More than once, my elementary-school-aged son has asked my husband and/or me to come and eat lunch with him in the school cafeteria. Other kids' parents had done it, he reasoned, so why wouldn't we? Right away, I was all like, "Ummmm, no thanks." Because aside from the fact that he has two little sisters — and it would be a logistical nightmare to drag them along — I share two other meals with him at home daily, so what was the point? But the practice is so rampant in some places that schools are forced to ban parents from eating with kids in the lunchroom because they're so extra. Yes, for real.
As WSB-TV Atlanta reported, the Darien School District in Connecticut recently sent home a letter letting parents know they're no longer welcome to eat lunch with their elementary-aged children at school. And some parents are not happy with this decision. “It feels like a punch in the gut,” parent Jessica Xu told the AP, noting that six or seven parents were in the cafeteria with their kids on a normal day. “I chose the town for the schools, I’m so frustrated the schools don’t want me there.” Other parents at recent board meetings said they used the lunch visits to help kids resolve problems with classmates and to see how they were doing in school.
Tara Ochman, chairwoman of the Darien Board of Education, issued a written statement concerning the policy, according to WSB-TV Atlanta, which read:
We believe that schools exist for children, and we work to develop the skills necessary for students to grow into engaged members of society. We work every day on this mission so that our students embrace their next steps confidently and respectfully.
If you still don't think that having too many parents butting in on students' lunchtime could be a potential issue, then you need to check out some of these comments actual teachers recently made on the subject. A middle-school teacher in Connecticut told The Atlantic that she has seen parents eating lunch with their children cause problems in the past. “The parents would bring pizza for some students and not others. It became a little bit of a circus and I do remember feeling like it was disruptive instead of being just a sweet lunch between just the mom and the kid,” the anonymous teacher said. “I think she was using lunch to try to buy her daughter friends,” the middle-school teacher said of one parent.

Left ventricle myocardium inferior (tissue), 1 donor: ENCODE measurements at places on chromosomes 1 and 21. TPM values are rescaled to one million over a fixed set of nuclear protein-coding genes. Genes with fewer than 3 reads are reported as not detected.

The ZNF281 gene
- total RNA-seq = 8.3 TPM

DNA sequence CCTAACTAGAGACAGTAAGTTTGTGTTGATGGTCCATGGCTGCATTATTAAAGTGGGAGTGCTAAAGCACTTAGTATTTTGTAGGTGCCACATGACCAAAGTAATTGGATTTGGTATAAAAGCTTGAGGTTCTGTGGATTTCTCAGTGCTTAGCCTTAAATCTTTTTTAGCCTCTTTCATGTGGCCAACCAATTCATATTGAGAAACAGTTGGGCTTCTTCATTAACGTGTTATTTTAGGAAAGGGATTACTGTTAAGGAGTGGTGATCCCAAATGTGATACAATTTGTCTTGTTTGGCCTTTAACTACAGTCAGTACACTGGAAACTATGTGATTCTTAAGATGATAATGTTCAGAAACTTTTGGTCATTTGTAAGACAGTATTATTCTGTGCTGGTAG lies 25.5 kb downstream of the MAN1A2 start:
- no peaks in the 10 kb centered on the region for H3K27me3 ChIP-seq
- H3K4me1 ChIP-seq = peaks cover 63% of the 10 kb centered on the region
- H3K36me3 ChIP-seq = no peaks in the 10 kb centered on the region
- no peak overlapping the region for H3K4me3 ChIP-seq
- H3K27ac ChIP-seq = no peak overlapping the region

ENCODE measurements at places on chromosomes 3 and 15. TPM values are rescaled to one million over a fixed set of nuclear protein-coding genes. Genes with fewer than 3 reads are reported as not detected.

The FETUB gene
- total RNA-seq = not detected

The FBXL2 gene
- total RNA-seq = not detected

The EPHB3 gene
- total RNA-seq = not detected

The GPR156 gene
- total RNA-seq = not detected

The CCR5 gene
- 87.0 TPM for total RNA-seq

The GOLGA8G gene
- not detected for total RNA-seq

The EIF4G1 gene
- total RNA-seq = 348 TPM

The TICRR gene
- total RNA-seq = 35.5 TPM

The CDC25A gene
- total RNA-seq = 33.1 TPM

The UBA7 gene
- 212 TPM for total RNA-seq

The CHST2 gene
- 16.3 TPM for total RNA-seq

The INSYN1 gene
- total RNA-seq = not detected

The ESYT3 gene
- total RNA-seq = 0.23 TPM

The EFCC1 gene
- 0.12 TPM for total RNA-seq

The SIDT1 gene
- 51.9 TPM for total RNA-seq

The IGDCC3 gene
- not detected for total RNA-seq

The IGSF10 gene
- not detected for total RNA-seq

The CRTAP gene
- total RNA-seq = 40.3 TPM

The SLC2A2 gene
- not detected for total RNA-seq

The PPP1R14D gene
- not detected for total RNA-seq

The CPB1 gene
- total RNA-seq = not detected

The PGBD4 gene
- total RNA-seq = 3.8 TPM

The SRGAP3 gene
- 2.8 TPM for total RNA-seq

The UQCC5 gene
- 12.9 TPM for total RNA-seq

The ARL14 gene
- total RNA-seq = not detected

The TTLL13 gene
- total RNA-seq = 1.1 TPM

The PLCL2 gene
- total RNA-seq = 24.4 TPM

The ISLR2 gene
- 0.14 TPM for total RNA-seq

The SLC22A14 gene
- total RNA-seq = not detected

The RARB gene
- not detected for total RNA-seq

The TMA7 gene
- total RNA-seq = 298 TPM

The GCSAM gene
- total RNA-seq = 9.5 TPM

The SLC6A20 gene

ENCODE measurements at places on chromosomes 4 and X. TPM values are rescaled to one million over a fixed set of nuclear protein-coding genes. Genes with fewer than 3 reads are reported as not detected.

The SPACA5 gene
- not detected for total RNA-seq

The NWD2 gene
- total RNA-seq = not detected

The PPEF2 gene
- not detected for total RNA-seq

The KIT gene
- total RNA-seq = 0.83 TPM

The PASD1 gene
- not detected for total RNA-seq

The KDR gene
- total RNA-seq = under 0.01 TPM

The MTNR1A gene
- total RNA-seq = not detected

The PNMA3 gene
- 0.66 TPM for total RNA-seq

For the record, the helicopter parent problem in the cafeteria isn't unique to just Connecticut. “Some parents come in and actually spoon-feed their kids, kids who don’t need to be fed,” Katelin Chiarella, a second-grade teacher in Hayward, California, told The Atlantic. “Some parents make hot lunch at home and bring it to them.” Chiarella went on to explain that at least seven or eight parents show up in her school's lunchroom every day — and although the school has attempted to cut down on this number, they keep showing up anyway.
As you can imagine, the Twitter-sphere has a lot of feelings about extra AF helicopter parents taking over school lunchrooms. One Twitter user wrote, "Unless there is some relevant special needs issue, parents do not need to be in the lunch room. Let your child have some space to be themselves, make mistakes, learn resilience. So they don't like the lunch and don't eat. *shrug* They'll survive. Or they'll learn to eat stuff."
Another person commented, "This is unhealthy. As a child I would have been seriously embarrassed if my Mom did this." Same.
Yet another Twitter user implored, "Park the helicopters, folks."
Sill, one Twitter user pointed out the pressure put on parents to show up at the cafeteria. "My kids were thrilled to have me eat lunch with them in elementary school. Not showing up is now one more sign you’re a terrible parent. Parenting standards are officially insane. Fortunately by middle school they are mortified by the idea and you are off the hook."
Another parent wrote, "My kids ask me to come eat with them. I got maybe twice a year. I think that’s reasonable."
Look, as I already hinted: I have zero desire to sit in a cafeteria filled with 7- and 8-year-olds and partake in a school lunch. (I've had my fair share for a lifetime, thanks.) Not to mention, I can definitely see how regular visits by too many parents would be disruptive — and potentially upsetting to young kids who don't want their mom/dad to leave without them once lunch is over. (But if it only happens a couple of times a year, then meh. You do you.) So let's all take it down a notch, folks. Because our kids are perfectly capable of getting through school lunch without us hovering over them.
While we're having a heart-to-heart, can we all agree that spoon-feeding your second-grader and bringing in pizza for only some students are huge school cafeteria no-nos? Sorry, not sorry, but that's over-the-top extra. And these people are ruining it for everyone.